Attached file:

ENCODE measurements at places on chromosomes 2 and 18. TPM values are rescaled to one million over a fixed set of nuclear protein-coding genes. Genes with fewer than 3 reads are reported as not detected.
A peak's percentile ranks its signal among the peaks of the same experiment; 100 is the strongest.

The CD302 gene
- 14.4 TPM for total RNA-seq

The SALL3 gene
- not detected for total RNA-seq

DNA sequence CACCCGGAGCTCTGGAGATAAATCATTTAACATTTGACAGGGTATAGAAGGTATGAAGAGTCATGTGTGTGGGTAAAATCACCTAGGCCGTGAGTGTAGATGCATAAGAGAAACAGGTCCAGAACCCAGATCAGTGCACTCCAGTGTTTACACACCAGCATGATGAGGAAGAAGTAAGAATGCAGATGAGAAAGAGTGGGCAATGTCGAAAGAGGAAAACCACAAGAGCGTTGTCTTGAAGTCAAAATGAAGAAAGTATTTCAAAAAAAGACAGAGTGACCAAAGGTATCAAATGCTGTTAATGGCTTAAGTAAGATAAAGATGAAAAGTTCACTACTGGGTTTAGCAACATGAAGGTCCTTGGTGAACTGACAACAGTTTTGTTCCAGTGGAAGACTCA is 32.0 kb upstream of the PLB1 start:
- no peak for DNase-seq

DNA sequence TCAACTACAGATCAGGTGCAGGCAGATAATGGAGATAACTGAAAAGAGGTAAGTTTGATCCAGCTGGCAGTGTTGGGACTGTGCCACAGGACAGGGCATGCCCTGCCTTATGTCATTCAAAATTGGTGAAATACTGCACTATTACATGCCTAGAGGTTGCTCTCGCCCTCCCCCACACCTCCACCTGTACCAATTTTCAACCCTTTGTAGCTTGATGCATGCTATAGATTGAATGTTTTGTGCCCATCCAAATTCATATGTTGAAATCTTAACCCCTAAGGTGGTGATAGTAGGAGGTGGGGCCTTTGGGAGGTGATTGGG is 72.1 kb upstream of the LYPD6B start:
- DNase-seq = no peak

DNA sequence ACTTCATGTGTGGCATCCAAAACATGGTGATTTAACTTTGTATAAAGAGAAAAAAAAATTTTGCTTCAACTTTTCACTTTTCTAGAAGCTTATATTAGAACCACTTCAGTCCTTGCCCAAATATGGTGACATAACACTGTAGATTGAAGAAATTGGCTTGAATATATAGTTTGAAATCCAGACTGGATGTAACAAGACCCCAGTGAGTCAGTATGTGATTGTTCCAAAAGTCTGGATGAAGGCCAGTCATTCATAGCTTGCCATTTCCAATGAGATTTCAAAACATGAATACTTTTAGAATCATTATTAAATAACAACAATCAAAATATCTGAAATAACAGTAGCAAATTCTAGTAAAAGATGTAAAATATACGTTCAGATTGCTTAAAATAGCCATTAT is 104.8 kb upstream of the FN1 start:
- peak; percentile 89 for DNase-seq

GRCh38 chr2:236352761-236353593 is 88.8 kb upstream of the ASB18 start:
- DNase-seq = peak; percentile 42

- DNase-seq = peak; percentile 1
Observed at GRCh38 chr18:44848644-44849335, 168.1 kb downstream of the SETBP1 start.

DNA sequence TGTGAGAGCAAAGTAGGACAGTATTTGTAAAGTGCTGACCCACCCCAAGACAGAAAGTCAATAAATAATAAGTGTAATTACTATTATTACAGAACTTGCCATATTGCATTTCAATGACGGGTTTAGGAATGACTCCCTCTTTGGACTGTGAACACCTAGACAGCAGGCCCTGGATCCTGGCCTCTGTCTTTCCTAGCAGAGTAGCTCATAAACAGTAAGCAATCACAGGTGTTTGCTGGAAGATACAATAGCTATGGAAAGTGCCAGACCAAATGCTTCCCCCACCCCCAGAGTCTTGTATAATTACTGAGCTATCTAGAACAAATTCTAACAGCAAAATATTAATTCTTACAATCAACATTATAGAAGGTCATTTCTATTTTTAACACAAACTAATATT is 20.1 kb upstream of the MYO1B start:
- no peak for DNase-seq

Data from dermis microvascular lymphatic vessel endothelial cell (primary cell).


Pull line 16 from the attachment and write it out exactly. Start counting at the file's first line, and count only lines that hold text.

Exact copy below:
Observed at GRCh38 chr18:44848644-44849335, 168.1 kb downstream of the SETBP1 start.